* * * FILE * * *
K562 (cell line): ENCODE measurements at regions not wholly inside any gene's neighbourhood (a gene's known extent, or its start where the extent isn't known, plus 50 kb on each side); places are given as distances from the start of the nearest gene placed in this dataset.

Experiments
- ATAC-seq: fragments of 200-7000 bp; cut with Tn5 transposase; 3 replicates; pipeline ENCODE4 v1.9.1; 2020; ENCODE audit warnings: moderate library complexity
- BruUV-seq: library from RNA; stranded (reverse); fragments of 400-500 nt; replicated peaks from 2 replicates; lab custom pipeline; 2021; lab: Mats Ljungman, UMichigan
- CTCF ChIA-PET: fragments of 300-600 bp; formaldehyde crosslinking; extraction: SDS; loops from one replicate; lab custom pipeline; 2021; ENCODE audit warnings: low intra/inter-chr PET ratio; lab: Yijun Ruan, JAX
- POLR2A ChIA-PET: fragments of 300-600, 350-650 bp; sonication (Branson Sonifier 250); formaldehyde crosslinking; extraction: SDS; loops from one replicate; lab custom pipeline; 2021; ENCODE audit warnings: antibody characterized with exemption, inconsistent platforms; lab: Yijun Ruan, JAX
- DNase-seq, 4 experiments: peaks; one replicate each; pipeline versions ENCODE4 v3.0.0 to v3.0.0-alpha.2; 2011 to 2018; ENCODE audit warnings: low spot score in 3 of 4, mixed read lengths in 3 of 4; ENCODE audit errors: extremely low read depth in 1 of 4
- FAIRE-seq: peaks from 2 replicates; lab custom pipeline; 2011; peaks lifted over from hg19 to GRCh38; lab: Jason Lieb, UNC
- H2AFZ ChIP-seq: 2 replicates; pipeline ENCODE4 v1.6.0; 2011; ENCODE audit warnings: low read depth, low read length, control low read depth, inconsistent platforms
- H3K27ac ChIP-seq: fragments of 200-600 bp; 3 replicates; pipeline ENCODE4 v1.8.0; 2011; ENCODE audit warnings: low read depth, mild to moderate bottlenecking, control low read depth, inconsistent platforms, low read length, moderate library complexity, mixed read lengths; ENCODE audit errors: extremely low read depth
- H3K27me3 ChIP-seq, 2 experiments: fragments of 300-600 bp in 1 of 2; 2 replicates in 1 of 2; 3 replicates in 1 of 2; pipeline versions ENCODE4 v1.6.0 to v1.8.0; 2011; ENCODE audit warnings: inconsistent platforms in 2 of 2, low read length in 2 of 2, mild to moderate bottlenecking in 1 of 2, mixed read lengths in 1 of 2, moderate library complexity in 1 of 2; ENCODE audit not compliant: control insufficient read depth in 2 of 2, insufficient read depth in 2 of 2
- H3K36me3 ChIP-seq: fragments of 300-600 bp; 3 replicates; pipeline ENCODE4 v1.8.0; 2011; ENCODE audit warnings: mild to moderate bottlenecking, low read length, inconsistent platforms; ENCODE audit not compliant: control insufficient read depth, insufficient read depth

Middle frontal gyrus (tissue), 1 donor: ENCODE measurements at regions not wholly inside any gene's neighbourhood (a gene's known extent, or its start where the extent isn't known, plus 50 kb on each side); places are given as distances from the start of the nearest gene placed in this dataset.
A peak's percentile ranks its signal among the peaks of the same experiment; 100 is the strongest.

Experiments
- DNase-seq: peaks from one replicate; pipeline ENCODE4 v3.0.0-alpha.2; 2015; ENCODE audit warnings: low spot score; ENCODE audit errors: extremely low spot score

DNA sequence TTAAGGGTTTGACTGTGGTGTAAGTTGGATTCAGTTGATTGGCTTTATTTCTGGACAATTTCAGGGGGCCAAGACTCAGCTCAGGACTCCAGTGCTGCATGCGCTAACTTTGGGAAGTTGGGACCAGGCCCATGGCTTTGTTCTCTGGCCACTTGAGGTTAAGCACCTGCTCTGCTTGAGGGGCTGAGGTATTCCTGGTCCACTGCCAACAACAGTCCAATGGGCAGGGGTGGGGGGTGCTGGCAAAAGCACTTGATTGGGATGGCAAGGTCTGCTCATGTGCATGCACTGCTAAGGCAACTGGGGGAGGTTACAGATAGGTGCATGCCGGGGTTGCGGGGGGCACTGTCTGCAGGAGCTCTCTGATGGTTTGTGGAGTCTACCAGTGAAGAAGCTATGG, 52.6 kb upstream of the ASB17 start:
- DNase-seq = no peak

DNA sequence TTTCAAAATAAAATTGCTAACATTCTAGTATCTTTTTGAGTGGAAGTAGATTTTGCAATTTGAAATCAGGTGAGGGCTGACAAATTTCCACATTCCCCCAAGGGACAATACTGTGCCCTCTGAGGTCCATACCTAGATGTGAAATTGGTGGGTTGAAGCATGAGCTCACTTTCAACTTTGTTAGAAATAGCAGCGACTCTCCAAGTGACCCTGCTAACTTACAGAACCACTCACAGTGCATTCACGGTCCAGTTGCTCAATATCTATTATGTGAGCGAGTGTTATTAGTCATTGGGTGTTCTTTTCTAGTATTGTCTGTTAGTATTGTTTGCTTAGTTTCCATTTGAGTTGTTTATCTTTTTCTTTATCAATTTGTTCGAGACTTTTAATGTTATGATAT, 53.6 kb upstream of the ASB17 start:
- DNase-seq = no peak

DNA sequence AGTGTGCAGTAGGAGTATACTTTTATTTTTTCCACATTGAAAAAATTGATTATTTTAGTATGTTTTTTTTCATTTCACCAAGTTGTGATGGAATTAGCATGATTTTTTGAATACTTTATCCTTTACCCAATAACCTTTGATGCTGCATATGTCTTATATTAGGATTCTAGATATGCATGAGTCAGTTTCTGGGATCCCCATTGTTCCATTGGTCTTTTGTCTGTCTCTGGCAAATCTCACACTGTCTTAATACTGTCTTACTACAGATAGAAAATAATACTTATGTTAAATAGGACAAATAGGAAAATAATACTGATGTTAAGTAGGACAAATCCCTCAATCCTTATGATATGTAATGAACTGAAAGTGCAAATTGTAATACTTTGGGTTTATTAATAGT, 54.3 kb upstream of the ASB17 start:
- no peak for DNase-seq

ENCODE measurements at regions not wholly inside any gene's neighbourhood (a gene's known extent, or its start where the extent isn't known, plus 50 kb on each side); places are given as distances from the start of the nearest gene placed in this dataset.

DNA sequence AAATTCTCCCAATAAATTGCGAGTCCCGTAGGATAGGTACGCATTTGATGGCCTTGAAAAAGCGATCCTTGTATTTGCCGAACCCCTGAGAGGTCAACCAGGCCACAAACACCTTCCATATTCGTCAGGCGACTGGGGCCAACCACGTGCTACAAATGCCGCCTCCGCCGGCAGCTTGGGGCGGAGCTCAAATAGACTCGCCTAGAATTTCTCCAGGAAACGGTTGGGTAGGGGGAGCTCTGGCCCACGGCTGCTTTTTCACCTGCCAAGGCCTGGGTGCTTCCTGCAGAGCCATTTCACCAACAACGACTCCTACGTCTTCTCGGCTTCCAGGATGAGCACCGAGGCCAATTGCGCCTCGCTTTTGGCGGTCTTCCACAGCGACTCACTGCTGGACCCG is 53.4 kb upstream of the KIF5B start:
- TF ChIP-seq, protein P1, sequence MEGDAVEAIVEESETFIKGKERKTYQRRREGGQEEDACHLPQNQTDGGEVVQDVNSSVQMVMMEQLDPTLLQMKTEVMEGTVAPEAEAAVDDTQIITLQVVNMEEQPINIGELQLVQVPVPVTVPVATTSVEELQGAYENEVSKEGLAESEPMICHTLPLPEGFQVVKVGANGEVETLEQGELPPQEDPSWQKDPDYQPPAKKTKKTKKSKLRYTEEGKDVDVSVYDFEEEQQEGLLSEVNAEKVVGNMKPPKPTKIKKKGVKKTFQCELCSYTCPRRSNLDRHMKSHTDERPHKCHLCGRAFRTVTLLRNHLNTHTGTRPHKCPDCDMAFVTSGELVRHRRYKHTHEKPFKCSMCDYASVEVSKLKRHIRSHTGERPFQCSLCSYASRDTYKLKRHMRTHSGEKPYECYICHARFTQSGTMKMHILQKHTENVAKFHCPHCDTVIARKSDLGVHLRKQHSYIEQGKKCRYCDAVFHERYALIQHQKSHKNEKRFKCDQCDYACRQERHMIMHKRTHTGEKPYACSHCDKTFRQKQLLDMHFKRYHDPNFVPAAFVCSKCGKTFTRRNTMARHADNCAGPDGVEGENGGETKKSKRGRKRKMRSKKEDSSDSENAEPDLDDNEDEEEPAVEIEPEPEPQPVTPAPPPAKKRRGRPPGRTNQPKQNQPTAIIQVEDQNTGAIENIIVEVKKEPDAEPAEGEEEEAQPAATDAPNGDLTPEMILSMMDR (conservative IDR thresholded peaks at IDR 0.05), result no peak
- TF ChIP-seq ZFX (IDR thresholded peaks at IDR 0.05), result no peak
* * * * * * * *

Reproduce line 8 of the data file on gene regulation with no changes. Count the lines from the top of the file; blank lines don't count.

- FAIRE-seq: peaks from 2 replicates; lab custom pipeline; 2011; peaks lifted over from hg19 to GRCh38; lab: Jason Lieb, UNC